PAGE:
26 November 2013

Let's Talk About Shopping on Thanksgiving.

All over my Facebook feed, big orange bulls eyes are cropping up everywhere to signify people's disdain for Black Thursday becoming the new Black Friday. And I totally get it. The mad rush to buy buy buy and spend spend spend can get pretty nauseating, especially during hard financial times. We have enough stuff in our closets, crap in our garage, things in our drawers and junk lying about. Enough is enough, right? The holidays shouldn't be about going into debt to buy people a bunch of things they don't need. It should be about togetherness, and generosity, spending time with the people you love, and lighting up the darkness of winter together. Being grateful for what we have and for each other. Good food, good wine, good music, good times. 

But, (you knew a "but" was coming), I think this whole pledge not to shop so people can be with their family thing is a bit misguided. 

First of all, there are plenty of jobs that have always been running on Thanksgiving. Hospitals, grocery stores, convenience stores, gas stations, hotels, movie theaters, restaurants, the list goes on. Why are Target employees suddenly above it all? 

Second, it might not have occurred to many of you, but not everyone has a family table to go to. And some people are fine with that. They like the holiday money and having something to do and friends to talk to on what would otherwise be a lonely day with a microwaved meal in front of the TV, or a forced "togetherness" with a family they'd rather not be together with.  

Third, come on. Everyone is up on their high horse acting like Thanksgiving is a sacred day. Honestly, besides a little "Grace" before the meal, if that's your thing, how grateful is everyone, really? Are our heads bowed? Are we savoring our bounty? Ruminating, with each bite, on what a wonderful life we have? Not really. In most families, half is involved in some knock-down, drag-out political debate, a quarter is glued to the game on TV, the womenfolk are too busy cooking and bustling to do much besides materialize in the conversation every twenty minutes, chardonnay in hand, and disappear back into the kitchen. The teenagers show up, eat, check their phones until its time to leave and then do so. And all we are thinking is, "Why oh why did I have to eat that last slice of pie?" Don't get me wrong, we all love each other and have a good time, but it's not the be-all end-all of days. It's a skosh more "gluttonous" than "grateful" if we were to be truly honest with ourselves. (And if you're not living the grateful, humble, family-centered life otherwise, this pledge is a bit empty. "I pledge to go to a dinner I already have to go to and I don't really have anything else going on, nor particularly want to shop..." )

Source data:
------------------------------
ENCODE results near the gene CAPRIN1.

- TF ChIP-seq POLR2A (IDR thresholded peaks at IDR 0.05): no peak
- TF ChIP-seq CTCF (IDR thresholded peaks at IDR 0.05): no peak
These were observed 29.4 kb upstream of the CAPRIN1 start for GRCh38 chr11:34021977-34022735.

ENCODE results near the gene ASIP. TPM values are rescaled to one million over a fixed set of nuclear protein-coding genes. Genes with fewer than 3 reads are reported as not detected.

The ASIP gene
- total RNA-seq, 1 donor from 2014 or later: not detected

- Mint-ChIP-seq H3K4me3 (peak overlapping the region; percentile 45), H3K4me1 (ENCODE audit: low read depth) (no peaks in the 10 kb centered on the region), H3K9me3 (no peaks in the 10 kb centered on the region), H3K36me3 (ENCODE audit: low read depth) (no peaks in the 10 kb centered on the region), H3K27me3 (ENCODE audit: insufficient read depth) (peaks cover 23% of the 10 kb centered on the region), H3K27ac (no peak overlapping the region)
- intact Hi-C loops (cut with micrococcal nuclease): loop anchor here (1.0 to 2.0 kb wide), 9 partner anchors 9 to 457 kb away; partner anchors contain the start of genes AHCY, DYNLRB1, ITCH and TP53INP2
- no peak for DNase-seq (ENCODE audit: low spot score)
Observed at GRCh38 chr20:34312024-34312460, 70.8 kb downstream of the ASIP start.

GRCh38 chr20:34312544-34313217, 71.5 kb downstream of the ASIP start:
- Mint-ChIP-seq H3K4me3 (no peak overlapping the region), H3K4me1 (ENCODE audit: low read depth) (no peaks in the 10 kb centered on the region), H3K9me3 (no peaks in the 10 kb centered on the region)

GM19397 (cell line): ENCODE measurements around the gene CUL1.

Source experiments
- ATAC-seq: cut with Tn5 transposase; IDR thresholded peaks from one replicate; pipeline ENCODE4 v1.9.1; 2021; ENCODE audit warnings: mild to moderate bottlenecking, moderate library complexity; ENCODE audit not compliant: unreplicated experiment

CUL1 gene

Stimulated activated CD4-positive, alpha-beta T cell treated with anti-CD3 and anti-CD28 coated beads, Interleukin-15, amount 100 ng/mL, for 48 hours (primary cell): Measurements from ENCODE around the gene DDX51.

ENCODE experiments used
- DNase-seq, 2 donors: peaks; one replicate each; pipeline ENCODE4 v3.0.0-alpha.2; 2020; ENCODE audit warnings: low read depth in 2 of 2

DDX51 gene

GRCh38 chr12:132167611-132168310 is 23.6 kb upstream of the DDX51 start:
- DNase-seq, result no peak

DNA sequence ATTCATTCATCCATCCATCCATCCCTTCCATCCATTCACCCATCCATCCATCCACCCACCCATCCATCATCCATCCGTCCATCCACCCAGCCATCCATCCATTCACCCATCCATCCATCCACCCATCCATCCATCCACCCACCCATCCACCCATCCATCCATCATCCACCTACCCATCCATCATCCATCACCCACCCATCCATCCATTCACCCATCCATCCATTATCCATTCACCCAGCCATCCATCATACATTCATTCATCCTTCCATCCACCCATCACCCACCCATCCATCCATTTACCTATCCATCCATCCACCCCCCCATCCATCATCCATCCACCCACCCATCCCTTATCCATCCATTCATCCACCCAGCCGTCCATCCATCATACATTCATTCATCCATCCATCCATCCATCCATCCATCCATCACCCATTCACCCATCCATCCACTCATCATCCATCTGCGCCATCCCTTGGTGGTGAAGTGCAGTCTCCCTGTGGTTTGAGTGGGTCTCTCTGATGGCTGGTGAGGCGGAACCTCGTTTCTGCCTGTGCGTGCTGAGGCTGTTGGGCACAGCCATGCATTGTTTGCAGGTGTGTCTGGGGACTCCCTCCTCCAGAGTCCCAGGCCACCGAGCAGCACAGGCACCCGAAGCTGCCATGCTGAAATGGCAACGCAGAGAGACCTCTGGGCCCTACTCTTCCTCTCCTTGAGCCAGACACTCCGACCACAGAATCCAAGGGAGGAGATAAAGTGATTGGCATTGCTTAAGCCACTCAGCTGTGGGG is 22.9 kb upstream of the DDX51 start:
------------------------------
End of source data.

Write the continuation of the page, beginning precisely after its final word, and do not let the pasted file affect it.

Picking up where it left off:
So here's my opinion. If you want to shop on Thanksgiving, go ahead. Some people really enjoy the hunt and the chaos of the stores. It's a sport. To them, I say have fun. If you don't, then by all means, don't shop. Your sentiment is noble, but everyone's lives are different. 

If you believe in family, don't wait and put all the pressure on one or two days in November and December. Be with your family. Spend time with them throughout the year. If you are disgusted by consumerism, don't buy tons of presents. Period. It doesn't matter what "day" you boycott if you're spending away every other day. If you believe everyone should be comforted on holidays, go volunteer at a soup kitchen or a shelter. Deliver a basket of goodies to your local police or firemen on Thanksgiving. But don't assume that because people go on with their lives when you think they should celebrate your way, that it is wrong or evil. You don't know where they're coming from. The whole country can't shut down to force everyone to chew on a turkey with family members because you think that's the way it should be.

We just moved over 1200 miles from our family this year. We are taking our kids to see a movie on Thanksgiving. It's such a popular thing to do, in fact, that we had to pre-order our tickets by the seat. Guess in this family-oriented, religious community, working on Thanksgiving is a-ok. 

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